PAUL COLLINS. ABC -Shenanigans at Ultimo’s Level Fourteen.

Monday’s Four Corners on the ABC’s management shenanigans—the Guthrie-Milne, she said-he said fiasco—and the failure of the rest of the ABC Board to own-up and answer publicly for their performance tells you everything about what’s wrong at the top of the national broadcaster. Its not imagined left-wing bias, or ‘inaccurate and unbalanced reporting’, or Emma Alberici, or Andrew Probyn. It’s the bevy of management and business clones appointed by government to the Board of the ABC and the kind of person they chose to run the organization.

The shenanigans also tell you a hell of a lot of what’s wrong with contemporary government. Political parties have increasingly become elite cabals cut off from democratic processes, accountability and grass roots. The boards of statutory organizations like the ABC have become opportunities for patronage to reward mates and ideological fellow-travellers. The public interest is completely ignored.

The present government didn’t invent this situation. It goes back a long way. Its just that the Howard, Abbott and Turnbull regimes turned it into an art form. And given that the ABC is the most important cultural and news organization in Australia, appointment to the board is certainly a prestigious reward for mates.

The other thing the present fiasco tells us is that the ABC board and management have become fixated on technology, on things like Milne’s pet project Jetstream which was going to cost a cool half a billion dollars. Just think of all the great programs that would fund, as well as the staff to make those programs. Sure, Milne was not alone in his fixation on technology. Previous general manager, Mark Scott was also a complete technophile. He moved the Corporation in an increasingly commercial direction, possibly under the influence of several of his board members who were essentially right-wingers appointed by John Howard.

What these technology-besotted guys don’t get is that the ABC is not there to have endless brand-spanking-new platforms. Its there to create content, to report the news as truthfully as it can, to promote the cultural, artistic and educational life of Australia and to serve the people, especially by providing services to those cut off from or isolated from mainstream media.

The ABC is well rid of Milne and Guthrie and one can only hope that the rest of the present board have the decency to resign or, if not, be sacked, probably best by the incoming government after the forthcoming election. What is needed is an interim board chair who works with the acting general manager and a small committee to draw up a whole new process for appointing board members at arm’s length from government.

However, this should not happen until after the next election. The last thing we need is Scott Morrison or Communications Minister Mitch Fifield, who is ‘close to’ the Institute for Public Affairs and who has said that ‘Conservatives have often floated the prospect of privatising the ABC…There is merit in such proposals’, making decisions about the future of the ABC.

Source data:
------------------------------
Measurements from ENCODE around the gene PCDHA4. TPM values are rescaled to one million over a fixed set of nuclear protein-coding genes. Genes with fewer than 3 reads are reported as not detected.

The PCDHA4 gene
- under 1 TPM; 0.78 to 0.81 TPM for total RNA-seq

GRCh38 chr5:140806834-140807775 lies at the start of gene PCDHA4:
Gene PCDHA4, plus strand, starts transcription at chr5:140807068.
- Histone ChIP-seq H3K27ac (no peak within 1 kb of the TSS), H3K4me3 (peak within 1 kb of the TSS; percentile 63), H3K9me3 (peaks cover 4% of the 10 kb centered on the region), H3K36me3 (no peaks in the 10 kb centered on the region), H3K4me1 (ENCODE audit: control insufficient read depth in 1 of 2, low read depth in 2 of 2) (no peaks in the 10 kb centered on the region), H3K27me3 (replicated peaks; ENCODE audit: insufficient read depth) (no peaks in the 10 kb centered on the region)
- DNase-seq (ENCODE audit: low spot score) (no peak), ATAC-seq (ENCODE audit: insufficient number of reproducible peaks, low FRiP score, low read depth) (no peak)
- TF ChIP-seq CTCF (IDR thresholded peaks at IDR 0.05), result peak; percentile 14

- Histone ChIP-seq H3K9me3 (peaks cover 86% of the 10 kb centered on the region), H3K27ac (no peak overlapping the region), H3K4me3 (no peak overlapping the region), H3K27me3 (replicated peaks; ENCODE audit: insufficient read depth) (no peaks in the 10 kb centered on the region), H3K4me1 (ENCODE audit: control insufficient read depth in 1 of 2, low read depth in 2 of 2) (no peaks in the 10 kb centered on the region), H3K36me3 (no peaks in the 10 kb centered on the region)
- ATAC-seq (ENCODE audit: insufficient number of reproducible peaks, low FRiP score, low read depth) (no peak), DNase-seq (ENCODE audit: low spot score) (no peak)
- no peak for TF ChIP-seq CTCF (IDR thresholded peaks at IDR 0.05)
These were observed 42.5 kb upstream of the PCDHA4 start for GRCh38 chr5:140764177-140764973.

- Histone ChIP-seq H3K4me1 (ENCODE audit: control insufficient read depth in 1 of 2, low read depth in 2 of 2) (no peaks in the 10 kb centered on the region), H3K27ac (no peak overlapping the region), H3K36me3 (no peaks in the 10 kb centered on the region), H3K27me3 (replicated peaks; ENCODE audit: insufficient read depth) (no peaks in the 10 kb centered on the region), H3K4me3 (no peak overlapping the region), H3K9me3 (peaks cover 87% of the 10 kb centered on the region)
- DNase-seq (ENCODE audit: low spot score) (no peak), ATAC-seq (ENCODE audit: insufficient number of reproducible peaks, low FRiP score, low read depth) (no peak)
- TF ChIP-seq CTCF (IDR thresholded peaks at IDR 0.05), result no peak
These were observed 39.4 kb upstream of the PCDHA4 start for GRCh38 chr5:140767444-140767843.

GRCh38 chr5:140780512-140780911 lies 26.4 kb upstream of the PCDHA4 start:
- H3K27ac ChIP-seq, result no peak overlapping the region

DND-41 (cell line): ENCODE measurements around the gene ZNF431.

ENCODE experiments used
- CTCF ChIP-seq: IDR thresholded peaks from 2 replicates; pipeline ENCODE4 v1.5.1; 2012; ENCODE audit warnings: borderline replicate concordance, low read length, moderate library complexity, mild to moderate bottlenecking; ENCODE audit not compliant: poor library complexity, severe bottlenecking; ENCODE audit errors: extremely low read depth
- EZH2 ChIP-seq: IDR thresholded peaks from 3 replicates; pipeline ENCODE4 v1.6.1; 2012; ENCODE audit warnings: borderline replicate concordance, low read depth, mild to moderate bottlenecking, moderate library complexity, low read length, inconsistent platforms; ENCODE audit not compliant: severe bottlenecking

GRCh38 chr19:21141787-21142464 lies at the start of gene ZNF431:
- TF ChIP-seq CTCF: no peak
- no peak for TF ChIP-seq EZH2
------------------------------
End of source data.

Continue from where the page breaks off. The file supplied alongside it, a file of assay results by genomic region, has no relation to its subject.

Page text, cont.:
In a previous article I referred to the way in which the BBC now gets its board (Pearls and Irritations, 1 October 2018). It is much more representative than the ABC process. In that article I made some tentative suggestions as to how the ABC board might be formed. The key principle here is that there must be public input and public accountability and that the majority of those appointed not be selected by government.

The ABC must also have guaranteed funding. Labor has guaranteed that it will restore the $84 million that Turnbull cut from the ABC. That’s good, but its chicken feed given that the Coalition has cut about $270 million from the ABC Budget since 2014. The Corporation is massively underfunded to fulfil its charter obligations. Again, some type of arms length formula has to be developed so that funding is guaranteed and dependence on government minimised.

I see the present contretemps as an opportunity. It is a chance to start again on board appointments and funding and it needs public support. But the people who should butt-out are the present government and especially Fifield. This fiasco has occurred on his watch. He’s not the person to solve the problems he partially created.

A former religion editor for the ABC,Paul Collins still regularly appears on the ABC

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Paul Collins is an historian, broadcaster and writer. A Catholic priest for thirty-three years, he resigned from the active ministry in 2001 following a dispute with the Vatican over his book Papal Power (1997). He is the author of fifteen books. The most recent is Absolute Power. How the pope became the most influential man in the world (Public Affairs, 2018). A former head of the religion and ethics department in the ABC, he is well known as a commentator on Catholicism and the papacy and also has a strong interest in ethics, environmental and population issues.

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